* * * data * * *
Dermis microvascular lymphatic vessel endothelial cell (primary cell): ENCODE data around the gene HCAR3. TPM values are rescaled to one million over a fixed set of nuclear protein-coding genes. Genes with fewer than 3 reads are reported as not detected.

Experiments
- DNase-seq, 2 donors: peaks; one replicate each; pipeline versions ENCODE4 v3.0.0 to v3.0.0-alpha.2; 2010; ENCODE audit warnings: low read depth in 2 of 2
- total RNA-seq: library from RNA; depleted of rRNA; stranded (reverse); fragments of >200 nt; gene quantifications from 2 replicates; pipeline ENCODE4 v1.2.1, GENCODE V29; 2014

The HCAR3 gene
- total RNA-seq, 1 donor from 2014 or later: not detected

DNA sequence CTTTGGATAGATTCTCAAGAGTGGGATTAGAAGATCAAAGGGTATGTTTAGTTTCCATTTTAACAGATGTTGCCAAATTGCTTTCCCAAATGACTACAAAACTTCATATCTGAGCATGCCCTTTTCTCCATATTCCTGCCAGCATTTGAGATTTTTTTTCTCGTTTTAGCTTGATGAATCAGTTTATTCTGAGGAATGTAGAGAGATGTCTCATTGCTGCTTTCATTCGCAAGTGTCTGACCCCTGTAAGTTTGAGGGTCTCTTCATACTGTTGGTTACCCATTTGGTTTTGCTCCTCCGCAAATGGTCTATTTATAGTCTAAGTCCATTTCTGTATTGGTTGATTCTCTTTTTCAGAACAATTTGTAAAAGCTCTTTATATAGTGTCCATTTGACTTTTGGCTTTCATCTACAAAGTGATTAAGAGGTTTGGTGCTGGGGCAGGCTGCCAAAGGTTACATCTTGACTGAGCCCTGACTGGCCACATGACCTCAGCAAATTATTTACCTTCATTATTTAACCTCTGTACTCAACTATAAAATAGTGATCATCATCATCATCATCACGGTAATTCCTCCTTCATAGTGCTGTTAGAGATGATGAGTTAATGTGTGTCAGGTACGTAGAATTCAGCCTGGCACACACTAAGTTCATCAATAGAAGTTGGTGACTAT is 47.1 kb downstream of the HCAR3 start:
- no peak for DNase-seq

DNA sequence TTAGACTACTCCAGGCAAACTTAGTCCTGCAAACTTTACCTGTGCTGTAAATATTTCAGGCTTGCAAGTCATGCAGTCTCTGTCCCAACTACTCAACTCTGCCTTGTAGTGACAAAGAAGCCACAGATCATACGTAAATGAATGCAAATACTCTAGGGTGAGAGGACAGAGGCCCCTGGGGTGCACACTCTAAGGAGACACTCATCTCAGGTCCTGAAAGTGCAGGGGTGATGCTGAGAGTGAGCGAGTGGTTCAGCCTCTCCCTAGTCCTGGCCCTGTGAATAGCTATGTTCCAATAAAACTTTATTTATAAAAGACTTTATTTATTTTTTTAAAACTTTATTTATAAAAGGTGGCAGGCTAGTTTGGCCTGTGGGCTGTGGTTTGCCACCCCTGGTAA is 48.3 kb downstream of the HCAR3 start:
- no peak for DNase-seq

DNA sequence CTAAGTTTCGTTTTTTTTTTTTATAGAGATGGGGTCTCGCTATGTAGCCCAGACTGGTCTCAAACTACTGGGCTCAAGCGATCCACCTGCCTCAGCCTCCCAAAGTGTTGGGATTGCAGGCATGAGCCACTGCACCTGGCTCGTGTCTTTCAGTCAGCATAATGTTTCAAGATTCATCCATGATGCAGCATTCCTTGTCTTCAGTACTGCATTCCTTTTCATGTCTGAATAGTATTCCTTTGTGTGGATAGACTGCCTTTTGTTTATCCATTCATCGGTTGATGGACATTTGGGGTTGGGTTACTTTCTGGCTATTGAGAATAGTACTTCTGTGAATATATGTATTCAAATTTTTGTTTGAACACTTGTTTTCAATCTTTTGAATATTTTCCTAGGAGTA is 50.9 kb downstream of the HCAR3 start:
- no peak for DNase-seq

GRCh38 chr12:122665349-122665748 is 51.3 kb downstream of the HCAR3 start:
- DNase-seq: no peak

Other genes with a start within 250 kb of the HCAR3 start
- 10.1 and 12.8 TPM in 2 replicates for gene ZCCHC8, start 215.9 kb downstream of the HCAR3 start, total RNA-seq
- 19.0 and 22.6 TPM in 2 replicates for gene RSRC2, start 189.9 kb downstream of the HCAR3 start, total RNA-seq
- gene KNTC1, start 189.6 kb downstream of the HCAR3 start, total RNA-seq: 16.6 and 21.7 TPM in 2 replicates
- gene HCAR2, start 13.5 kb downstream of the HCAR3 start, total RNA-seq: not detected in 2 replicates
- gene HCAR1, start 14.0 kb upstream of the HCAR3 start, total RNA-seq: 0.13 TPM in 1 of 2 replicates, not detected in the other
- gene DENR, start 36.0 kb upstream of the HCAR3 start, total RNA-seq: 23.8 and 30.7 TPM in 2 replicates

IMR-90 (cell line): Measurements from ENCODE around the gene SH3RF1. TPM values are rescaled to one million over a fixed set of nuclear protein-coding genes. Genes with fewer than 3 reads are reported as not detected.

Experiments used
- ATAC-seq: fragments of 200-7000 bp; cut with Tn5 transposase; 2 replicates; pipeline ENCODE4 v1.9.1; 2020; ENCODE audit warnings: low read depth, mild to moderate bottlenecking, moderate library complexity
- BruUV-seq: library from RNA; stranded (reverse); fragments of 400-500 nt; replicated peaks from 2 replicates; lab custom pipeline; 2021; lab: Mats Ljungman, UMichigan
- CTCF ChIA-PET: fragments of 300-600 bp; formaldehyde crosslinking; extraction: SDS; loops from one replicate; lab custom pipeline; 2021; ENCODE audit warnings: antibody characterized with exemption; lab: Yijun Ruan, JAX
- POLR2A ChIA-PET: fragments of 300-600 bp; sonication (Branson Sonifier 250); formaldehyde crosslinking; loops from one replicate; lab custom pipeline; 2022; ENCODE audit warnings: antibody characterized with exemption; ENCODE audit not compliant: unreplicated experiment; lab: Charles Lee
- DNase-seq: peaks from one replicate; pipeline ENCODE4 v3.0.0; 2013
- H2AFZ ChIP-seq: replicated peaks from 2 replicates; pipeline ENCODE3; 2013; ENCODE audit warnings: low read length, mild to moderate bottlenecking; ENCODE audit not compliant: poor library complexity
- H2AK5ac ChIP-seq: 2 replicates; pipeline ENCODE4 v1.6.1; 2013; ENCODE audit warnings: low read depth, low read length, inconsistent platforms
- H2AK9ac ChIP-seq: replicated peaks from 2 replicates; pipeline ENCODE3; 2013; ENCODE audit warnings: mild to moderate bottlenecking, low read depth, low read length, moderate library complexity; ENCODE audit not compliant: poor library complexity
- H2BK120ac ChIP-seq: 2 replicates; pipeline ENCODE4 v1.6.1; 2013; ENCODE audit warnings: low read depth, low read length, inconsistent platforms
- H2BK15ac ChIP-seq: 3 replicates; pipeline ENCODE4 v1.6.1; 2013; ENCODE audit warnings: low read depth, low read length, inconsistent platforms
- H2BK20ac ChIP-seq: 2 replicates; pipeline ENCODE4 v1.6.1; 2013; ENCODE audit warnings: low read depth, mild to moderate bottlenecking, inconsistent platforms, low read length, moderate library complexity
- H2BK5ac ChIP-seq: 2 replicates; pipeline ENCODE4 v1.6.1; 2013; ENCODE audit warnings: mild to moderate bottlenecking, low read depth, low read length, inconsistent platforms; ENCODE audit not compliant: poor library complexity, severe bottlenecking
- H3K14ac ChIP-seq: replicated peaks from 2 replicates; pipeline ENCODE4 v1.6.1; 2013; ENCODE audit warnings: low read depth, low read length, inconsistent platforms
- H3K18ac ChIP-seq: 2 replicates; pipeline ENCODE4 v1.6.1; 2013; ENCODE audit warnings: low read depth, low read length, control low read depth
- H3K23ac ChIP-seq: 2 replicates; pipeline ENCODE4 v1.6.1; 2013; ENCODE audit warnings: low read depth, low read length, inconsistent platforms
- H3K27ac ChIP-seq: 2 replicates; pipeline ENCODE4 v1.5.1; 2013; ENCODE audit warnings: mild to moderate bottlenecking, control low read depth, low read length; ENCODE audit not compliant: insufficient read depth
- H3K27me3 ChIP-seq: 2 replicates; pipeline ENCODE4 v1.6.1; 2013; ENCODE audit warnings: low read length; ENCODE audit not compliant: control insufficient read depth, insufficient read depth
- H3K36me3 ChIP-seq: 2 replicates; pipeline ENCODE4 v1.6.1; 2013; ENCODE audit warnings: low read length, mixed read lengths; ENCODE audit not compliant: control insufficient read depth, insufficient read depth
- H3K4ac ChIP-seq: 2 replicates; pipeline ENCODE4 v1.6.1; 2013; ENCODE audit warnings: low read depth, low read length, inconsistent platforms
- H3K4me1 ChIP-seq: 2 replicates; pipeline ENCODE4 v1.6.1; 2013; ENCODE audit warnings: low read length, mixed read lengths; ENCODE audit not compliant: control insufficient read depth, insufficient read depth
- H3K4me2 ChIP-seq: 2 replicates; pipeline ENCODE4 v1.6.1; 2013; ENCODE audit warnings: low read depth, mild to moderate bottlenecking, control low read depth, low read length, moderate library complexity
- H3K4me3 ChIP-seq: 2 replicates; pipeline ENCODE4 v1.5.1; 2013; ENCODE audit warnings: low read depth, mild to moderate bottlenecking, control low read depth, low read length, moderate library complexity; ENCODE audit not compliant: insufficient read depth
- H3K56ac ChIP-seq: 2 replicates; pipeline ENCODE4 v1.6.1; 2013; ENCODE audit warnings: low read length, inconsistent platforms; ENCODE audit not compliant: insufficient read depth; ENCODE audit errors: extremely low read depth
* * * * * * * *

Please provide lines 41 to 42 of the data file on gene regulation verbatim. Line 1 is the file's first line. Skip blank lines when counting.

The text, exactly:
- H3K36me3 ChIP-seq: 2 replicates; pipeline ENCODE4 v1.6.1; 2013; ENCODE audit warnings: low read length, mixed read lengths; ENCODE audit not compliant: control insufficient read depth, insufficient read depth
- H3K4ac ChIP-seq: 2 replicates; pipeline ENCODE4 v1.6.1; 2013; ENCODE audit warnings: low read depth, low read length, inconsistent platforms